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8

When your website is too busy due to a large traffic, the best way of redirection is using custom error documents. So, when a user gets 503 error code, the server will redirect visitors to the custom error document page you have defined. There are different ways for different servers to customize error document pages. 1. For Apache server, add the ...


5

It seems like you're aiming for the second-worst outcome. If you're expecting a spike, you have time to do something: Implement in-code caching (can be easy, can take a while to get right) Optimise static files (jpegoptim, optipng, more-css, etc) to reduce bandwidth, speed things up for all users. Move your static stuff to a CDN to remove those requests ...


4

What webserver are you running on? Nginx To remove www in nginx do the following. if ($host = 'www.example.com' ) { rewrite ^/(.*)$ http://example.com/$1 permanent; } That will strip the www. To force https: rewrite ^ https://$server_name$request_uri? permanent; Along those lines. Apache Force https: RewriteEngine On RewriteCond %{HTTPS} ...


3

There are things you can do at a number of levels: Network Level Network Hardware: Install a load-balancer, with addition servers behind it. This will allow you to run your existing set-up fairly easily, but will probably cost quite a lot of money to setup in the time frame you have (depending on your hosting providers support levels) Virtual Hardware: ...


3

From the mod_rewrite documentation you need to use the NE (no escape) flag when your rewrite rule has a hash: RewriteRule #(.+)$ /? [L,R=301,NE] You commented that the NE flag may only apply to the target URL and not the rewrite pattern. If that is the case, another approach would be to escape the # sign. mod_rewrite supports \x style escape sequences. ...


2

I think this is a synchronisation problem of updating the Google databases. When you 301 redirect the home page to an article, you say to Googlebot the new home page is the article but Google takes more time to take into consideration a redirect than a title change. That's why I think Google updated your title without taking into consideration the redirect ...


2

Google WMT feature to 'Add a site' asks users to enter a URL, and gives example 'www.example.com' - which is not helpful when trying to add an https site To add the https version of the site, just look at the URL in WMT for http version and change it from https://www.google.com/webmasters/tools/dashboard?authuser=0&siteUrl=http://www.domain.com to ...


1

I feel like I am misunderstanding something, but if I am actually understanding the issue, it seems like two tools would completely solve the problem. (Leave the 301s in place.) Create a robots.txt and disallow all indexing and crawling on the old site. In Webmaster Tools, click Google Index/Remove URLs. Enter the domain name of the old site. It will ask ...


1

You are right about GEOIP and GEO Location. It is hard to do and requires maintenance. Even then, according to some I am in Florida, Ohio, New Hampshire, Pennsylvania, etc. One out of four ain't bad! Not something to count on. Concerning your idea about the new domain name and doing a 301 redirect. If you are thinking that the domain name is of any benefit ...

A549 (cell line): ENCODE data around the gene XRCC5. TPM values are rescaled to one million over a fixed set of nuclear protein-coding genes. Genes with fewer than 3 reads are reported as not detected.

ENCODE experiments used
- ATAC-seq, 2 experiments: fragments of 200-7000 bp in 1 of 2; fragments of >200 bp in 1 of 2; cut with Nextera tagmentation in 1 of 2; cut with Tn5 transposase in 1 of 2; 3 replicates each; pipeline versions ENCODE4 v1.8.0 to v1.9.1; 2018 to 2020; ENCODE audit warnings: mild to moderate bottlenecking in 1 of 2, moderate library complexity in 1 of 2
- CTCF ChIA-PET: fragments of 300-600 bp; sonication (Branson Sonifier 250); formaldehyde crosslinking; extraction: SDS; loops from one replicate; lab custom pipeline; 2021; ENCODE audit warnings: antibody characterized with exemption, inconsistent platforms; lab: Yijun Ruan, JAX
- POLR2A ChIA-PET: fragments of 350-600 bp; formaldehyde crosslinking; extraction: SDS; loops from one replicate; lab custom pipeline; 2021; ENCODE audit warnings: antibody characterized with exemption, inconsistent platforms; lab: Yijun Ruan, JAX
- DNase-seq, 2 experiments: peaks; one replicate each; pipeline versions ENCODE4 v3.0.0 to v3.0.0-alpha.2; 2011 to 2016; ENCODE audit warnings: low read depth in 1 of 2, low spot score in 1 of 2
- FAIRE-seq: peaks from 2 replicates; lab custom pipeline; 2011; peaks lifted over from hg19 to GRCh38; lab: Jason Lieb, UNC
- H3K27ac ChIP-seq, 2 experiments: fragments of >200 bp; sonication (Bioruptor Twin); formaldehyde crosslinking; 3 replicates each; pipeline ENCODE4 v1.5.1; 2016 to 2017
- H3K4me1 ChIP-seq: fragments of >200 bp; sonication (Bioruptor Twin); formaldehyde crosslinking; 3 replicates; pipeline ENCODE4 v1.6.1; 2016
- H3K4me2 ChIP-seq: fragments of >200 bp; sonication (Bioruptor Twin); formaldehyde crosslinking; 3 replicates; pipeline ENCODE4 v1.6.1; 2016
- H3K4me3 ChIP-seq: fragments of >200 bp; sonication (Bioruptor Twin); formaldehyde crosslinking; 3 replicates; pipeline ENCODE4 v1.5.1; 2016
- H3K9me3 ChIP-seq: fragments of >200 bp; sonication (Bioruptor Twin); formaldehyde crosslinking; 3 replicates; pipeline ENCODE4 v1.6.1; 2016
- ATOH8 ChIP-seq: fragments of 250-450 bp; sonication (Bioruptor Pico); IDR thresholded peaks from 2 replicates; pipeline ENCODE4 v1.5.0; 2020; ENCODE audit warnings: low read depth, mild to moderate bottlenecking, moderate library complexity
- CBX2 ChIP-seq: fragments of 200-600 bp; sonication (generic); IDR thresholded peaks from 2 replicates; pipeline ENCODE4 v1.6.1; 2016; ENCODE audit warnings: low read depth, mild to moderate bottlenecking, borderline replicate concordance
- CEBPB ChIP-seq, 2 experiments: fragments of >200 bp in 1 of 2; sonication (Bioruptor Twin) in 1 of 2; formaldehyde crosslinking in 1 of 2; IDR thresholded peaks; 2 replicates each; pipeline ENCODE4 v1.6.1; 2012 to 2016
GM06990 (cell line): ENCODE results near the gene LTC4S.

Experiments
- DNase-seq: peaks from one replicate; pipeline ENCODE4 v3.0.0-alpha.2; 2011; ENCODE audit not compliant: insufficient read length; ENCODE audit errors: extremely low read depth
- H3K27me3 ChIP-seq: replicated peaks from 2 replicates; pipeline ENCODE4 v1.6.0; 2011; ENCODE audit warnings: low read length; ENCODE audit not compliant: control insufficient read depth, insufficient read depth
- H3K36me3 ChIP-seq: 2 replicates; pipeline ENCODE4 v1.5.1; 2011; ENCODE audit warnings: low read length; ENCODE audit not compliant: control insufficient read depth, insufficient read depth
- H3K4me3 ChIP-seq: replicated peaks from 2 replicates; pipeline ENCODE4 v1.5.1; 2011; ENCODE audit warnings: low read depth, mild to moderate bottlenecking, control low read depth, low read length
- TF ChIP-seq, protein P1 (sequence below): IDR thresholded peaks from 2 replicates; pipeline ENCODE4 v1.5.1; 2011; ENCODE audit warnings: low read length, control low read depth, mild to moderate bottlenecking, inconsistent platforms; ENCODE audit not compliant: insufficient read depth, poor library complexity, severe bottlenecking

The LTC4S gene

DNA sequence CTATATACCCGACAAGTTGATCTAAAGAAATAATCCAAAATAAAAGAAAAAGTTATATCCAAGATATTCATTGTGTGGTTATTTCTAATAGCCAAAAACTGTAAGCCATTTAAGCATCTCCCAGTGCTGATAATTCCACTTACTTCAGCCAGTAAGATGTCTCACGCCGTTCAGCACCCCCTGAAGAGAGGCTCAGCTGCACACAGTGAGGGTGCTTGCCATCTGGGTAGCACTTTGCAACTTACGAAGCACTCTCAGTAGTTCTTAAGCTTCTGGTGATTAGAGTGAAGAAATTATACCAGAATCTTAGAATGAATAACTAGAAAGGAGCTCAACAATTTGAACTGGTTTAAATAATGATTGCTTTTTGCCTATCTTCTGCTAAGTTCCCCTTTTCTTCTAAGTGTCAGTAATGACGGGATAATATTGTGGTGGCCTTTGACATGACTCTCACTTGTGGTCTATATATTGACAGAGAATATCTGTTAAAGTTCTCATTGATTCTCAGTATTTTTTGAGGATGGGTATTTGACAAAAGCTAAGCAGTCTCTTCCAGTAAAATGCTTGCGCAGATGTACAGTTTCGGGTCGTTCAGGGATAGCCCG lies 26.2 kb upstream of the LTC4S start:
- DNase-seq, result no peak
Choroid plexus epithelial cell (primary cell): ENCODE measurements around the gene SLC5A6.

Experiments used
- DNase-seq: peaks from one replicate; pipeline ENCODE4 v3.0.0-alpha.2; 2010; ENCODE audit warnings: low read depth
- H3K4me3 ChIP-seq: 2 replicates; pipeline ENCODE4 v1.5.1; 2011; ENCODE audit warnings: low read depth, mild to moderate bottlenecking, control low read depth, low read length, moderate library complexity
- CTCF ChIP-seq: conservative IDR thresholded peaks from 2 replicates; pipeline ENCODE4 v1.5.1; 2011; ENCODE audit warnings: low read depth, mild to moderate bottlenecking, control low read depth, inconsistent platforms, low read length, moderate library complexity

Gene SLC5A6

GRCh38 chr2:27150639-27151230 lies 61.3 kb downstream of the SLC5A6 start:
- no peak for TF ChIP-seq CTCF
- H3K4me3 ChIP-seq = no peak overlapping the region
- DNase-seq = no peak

1

Using DNS is not a redirect. You simply pointed another domain name to the same server. Nothing more. There is serious danger in this in that you will/can end up with duplicate content that will harm SERP performance severely. TO avoid this, traditionally, you would want to have both domains configured on a web server (it does not have to be the same ...


1

I wouldn't recommend using HTML meta tags to manage redirects. Go into your root directory, find the .htaccess file and add this to the top. # This allows you to redirect your entire website to any other domain Redirect 301 / http://siteB.com/ You may have to edit your settings to view that file because most programs hide the .htaccess file by default. ...


1

There are two techniques that you can use: Frame redirects This is a technique where the first domain serves an HTML frameset that hides the other URL. It has some disadvantages: Users may not be able to navigate out of the frameset. Clicking links may not change the URL, even if they navigate to external websites. Users may have a hard time ...


1

Thanks to the hint of Max and this post, I found the answer to my problem: RewriteEngine On RewriteCond %{HTTP_HOST} !^$ RewriteCond %{HTTP_HOST} ^mydomain.com [NC] RewriteCond %{HTTPS}s ^on(s)| RewriteRule ^ http%1://www.%{HTTP_HOST}%{REQUEST_URI} [R=301,L]


1

You will have one problem that you will need to address so I will cover it first. You will have trouble with duplicate content using the method you suggest. On each page, you can have either HTTP point to HTTPS content or the other way around. Adding this to the header of each page, obviously modifying the example URL on a case by case basis, then you ...


1

Google has a site migration howto. A protocol change counts as url modification; this is the relevant section. The switch goes much like a regular HTTPS switch. Once your urls are made protocol-relative, and before you start redirecting, you should validate the https site in Google's webmaster tools. It's a separate site with its own sitemap. There is no ...



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